Unseen on the Screen
Beyond the Five-Minute Video
Because the ed tech story is complex and
difficult to present in a comprehensive,
breezy manner, now and then someone
will create and post to the Web a short
video to raise awareness and promote the
cause of educational technology (e.g., Did
You Know?; Looking Backward, Thinking
Forward; Pay Attention). Bloggers report
the videos are useful when introducing ed tech issues to parents, school board
members, and fellow educators. The latest video of
this genre, Changing to Learn, Learning to Change, was
produced by the Pearson Foundation in partnership with
the Consortium for School Networking.
Chris Lehmann, principal of the Science Leadership
Academy in Philadelphia took issue with its content on
his blog, Practical Theory:
I’m disturbed by the fascination with connection for
connection’s sake that I see in the first few minutes
of the [Pearson/CoSN] video. I remain very, very
concerned with the notion that all we have to do is let
the kids connect with the world—just like they do on
Facebook or MySpace—and the kids will learn… .
We have to stop just thinking that the introduction of
these tools without an incredible amount of planning
and forethought will change anything for the better.
The technology can be transformative, but only when
coupled with a sense of where you are going and why.
He argued that the video fails to address self-evident truths
missed by many other well-meaning ed tech proponents:
We still have an insanely anti-intellectual
culture that is so much more powerful than schools.
Deep learning is still hard, and our culture is moving
away from valuing things that are hard to do. We still
need teachers to teach kids thoughtfulness, wisdom,
care, compassion, and there’s an anti-teacher rhetoric
that, to me, undermines that video’s message.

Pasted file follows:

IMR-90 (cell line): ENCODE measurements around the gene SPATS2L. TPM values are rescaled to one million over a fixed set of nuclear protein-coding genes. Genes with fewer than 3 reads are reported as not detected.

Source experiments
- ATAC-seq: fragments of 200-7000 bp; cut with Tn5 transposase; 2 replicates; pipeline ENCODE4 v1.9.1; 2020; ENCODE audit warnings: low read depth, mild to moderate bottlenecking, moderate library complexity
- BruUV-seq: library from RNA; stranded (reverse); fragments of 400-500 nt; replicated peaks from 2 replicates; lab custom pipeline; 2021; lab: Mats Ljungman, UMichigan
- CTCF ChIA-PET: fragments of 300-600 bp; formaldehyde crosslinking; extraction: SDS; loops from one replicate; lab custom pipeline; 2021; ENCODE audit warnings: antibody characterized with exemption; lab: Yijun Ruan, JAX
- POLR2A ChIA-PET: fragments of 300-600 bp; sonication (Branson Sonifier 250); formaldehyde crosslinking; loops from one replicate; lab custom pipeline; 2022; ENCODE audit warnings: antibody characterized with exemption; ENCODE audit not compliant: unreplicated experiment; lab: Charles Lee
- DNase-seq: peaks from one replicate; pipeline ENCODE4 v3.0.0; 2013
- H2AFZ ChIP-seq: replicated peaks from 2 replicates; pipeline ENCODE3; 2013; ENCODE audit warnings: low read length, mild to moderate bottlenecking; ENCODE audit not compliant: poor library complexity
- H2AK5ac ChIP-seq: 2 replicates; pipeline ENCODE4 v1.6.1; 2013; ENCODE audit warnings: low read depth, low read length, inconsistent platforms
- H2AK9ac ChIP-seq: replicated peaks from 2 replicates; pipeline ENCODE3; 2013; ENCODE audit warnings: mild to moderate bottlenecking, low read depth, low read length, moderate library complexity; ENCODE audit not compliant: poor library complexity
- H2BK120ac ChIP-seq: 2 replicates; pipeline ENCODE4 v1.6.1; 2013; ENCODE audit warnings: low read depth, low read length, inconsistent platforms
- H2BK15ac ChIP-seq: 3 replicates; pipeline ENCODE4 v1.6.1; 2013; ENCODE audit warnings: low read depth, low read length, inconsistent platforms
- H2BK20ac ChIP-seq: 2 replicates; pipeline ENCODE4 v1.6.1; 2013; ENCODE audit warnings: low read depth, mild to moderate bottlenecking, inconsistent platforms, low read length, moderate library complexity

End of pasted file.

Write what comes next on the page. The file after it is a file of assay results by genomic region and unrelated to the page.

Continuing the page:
the pressing need for persuasive ed tech videos
trumps splitting hairs over shadings of agenda.
The Changing to Learn video might not have
been perfect, he argued, but it can be used to
create a much-needed conversation.
Teachers need big-time support in
this area. I’m more concerned with
beginning to develop a repository of
high-quality videos that tell a variety of
stories about change. I’ll sort through the ones that
communicate the message I think is most important;
we just don’t have a whole lot to choose from. Show
me...don’t tell me.
Beyond the Rhetoric
Scott McLeod, coordinator of the Educational Administration program at Iowa State University, spoke in a
tangential vein on his blog, Dangerously Irrelevant. He
picked up the gauntlet of “
let’s-get-beyond-the-change-for-change’s-sake” rhetoric hinted at by Lehmann.
“What’s your plan?” he wants to know, especially in
regard to would-be reformers. We mean a real plan.
Not just “kids learning independently on matters of
personal interest, taking advantage of the power of
digital technology to help them do so.” What will the
structures look like? Policies? Laws?
Quit offering us dreams. Quit preaching to us about
what is morally right and educationally appropriate… .
Even if we agree with you that this is important, without a vision and a plan we’re just as stuck as you are.
Beyond the Video Argument
Dean Shareski, a digital learning consultant with the
Prairie South School Division in Moose Jaw, Saskatchewan, countered in his blog, Ideas and Thoughts, that
Consortium for School Networking (2008.) Changing to Learn,
Learning to Change: http://www.cosn.org
Draper, D. (2007.) Pay Attention. Jordan School District:
Fisch, K. (2007.) Did You Know?: http://thefischbowl.blogspot.
com/2007/06/ did-you-know- 20.ht ml
Lehmann, C. (2008, May 17.) Practical Theory:
Looking Backward, Thinking Forward:
McLeod, S. (2008, May 19.) Dangerously Irrelevant:
Shareski, D. (2008, May 21.) Ideas and Thoughts:
By Caprice Lawless, the senior editor of L&L, who has been editing scientific and educational publications for 20 years. With this column, we hope to offer a
lively sampling of “overheard” conversations, tips, insights, classroom projects, and tools for professional development that are shared through the blogosphere.